Bursitis is a painful condition that affects the small fluid-filled pads called bursae, that acts as our cushions among our bones and the tendons and muscles near our joints. The main symptoms of bursitis are pain, swelling and tenderness in the affected area.
Any bursa can become inflamed, but bursitis most commonly occurs in our:
- Knee (known as housemaid’s knee)
Other areas affected can include the ankle, foot and Achilles tendon (the large tendon that attaches the heel bone to the calf muscle).
What causes Bursitis?
A bursa can become inflamed through injury or repetitive movement.Your risk of developing bursitis is increased if you regularly take part in physical activities that involve a lot of repetitive movement, for example running (bursitis in the ankle) or playing darts (bursitis in the elbow).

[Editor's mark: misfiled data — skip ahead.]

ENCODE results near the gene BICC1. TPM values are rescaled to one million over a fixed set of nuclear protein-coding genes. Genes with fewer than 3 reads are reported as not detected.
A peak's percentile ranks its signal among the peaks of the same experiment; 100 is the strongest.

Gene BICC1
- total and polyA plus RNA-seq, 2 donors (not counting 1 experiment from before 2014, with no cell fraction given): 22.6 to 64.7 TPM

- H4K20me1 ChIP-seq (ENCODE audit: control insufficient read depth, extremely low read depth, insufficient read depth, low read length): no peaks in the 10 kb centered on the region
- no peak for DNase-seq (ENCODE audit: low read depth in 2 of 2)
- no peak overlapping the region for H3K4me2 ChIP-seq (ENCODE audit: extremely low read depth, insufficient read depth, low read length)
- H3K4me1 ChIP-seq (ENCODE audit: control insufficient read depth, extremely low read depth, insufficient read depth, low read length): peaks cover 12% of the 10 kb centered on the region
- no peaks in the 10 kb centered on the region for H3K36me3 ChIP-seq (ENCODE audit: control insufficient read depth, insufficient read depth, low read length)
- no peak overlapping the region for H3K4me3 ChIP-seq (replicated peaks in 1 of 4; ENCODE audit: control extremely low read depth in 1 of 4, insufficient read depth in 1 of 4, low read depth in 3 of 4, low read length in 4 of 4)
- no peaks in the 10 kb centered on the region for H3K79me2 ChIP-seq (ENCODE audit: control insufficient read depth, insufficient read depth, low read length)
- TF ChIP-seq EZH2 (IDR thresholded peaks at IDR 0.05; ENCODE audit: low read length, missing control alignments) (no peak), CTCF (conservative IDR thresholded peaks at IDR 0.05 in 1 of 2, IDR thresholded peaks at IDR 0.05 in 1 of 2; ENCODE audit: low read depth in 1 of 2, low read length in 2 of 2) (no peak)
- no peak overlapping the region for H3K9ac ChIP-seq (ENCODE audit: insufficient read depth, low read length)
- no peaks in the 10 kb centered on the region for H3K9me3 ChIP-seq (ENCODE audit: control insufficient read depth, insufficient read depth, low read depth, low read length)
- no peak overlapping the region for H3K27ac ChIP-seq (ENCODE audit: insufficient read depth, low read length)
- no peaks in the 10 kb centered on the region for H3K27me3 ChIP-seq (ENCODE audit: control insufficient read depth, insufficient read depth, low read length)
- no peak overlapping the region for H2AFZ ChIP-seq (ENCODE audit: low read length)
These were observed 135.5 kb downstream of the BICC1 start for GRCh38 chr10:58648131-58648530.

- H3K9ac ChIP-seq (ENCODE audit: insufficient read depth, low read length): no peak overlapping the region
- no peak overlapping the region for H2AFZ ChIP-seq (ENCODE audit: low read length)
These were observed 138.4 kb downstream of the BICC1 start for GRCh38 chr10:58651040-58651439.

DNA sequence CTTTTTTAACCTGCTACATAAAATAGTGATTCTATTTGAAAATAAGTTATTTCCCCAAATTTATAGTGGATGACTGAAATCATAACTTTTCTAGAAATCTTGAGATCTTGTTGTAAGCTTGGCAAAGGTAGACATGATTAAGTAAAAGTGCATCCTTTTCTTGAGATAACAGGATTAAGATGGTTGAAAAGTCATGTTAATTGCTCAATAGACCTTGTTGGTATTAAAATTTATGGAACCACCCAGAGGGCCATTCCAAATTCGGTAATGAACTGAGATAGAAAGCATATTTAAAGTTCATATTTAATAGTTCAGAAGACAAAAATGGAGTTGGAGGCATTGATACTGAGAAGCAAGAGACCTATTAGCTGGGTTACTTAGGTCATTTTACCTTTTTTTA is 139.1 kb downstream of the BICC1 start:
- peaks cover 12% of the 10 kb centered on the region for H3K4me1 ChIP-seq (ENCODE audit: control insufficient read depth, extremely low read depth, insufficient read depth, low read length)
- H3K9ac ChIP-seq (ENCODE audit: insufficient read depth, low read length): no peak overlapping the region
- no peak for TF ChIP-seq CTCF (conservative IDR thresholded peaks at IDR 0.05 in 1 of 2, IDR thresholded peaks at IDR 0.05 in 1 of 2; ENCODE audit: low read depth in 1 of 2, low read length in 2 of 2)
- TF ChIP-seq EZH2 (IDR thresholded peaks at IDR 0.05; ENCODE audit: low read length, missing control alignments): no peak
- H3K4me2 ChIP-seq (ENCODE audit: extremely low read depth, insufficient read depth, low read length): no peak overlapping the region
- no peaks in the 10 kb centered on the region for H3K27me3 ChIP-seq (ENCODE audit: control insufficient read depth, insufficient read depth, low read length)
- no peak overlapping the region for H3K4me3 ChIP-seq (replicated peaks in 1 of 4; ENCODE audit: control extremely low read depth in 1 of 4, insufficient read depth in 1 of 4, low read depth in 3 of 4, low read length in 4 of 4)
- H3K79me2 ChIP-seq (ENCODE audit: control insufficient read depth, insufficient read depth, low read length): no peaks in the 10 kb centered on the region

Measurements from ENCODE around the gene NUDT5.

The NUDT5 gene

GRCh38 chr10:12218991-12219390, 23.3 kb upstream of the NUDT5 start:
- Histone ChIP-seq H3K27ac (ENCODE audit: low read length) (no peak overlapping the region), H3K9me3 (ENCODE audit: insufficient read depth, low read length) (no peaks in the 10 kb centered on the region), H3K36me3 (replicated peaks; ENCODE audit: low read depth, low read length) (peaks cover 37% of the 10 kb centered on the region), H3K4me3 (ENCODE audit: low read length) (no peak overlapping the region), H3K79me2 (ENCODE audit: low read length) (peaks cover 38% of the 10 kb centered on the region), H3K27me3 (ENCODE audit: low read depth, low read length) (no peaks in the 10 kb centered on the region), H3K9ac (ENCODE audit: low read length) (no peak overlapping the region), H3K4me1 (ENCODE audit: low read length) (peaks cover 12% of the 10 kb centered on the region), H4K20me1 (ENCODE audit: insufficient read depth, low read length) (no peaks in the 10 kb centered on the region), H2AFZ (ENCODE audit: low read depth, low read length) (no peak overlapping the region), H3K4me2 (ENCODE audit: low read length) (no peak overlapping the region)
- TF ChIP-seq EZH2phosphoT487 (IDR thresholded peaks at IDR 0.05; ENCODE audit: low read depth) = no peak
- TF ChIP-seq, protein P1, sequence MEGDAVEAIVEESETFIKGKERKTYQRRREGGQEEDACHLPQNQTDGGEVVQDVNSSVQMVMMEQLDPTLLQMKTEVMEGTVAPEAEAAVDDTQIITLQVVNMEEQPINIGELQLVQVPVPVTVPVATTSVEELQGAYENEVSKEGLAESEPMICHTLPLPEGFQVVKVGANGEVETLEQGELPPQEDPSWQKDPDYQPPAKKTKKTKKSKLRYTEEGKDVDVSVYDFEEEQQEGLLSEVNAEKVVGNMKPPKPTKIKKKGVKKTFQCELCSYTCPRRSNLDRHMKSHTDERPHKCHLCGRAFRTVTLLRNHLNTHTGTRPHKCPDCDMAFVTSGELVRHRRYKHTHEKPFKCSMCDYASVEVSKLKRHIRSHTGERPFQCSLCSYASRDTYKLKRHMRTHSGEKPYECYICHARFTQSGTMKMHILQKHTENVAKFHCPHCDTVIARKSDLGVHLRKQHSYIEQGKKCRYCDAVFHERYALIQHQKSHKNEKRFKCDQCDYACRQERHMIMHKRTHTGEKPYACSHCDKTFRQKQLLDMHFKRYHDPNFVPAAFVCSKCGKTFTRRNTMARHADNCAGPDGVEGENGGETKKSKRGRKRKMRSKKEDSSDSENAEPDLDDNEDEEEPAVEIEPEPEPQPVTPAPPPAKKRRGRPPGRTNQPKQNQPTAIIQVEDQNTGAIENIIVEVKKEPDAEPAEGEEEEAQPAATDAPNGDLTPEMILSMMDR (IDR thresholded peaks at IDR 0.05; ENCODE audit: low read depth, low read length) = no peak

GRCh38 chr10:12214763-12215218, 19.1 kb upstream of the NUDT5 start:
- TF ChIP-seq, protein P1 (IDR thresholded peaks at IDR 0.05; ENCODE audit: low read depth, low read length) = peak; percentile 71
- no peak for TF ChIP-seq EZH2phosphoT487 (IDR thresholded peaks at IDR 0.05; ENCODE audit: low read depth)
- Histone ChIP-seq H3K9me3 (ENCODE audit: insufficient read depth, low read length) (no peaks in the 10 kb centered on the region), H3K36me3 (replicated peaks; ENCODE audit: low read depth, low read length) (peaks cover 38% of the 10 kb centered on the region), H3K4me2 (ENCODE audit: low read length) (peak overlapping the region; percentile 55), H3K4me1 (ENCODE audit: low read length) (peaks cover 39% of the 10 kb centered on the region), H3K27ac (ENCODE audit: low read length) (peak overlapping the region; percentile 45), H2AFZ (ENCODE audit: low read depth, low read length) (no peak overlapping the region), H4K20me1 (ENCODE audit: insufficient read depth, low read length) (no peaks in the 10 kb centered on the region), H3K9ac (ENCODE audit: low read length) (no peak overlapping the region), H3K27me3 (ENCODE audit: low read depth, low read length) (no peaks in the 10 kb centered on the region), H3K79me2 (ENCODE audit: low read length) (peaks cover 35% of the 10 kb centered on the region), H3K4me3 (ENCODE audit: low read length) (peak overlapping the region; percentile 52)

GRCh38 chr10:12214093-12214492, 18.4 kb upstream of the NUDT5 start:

People who spend a lot of time kneeling, such as carpet fitters and gardeners, also have an increased risk of developing bursitis in their knee. Less commonly, bursitis can develop as a result of an infection, or as a complication of certain conditions, such as gout or rheumatoid arthritis.
Most cases of bursitis can be treated at home. Resting the affected area, using an ice pack (a frozen bag of vegetables wrapped in a tea towel works well) to reduce inflammation and taking painkillers, such as paracetamol and ibuprofen, will help relieve your symptoms and speed up your recovery. The pain usually improves within a few weeks, but the swelling may take longer to completely disappear.
Taking precautions, such as wearing knee pads when kneeling, or warming up properly before exercise, may help reduce your risk of getting bursitis.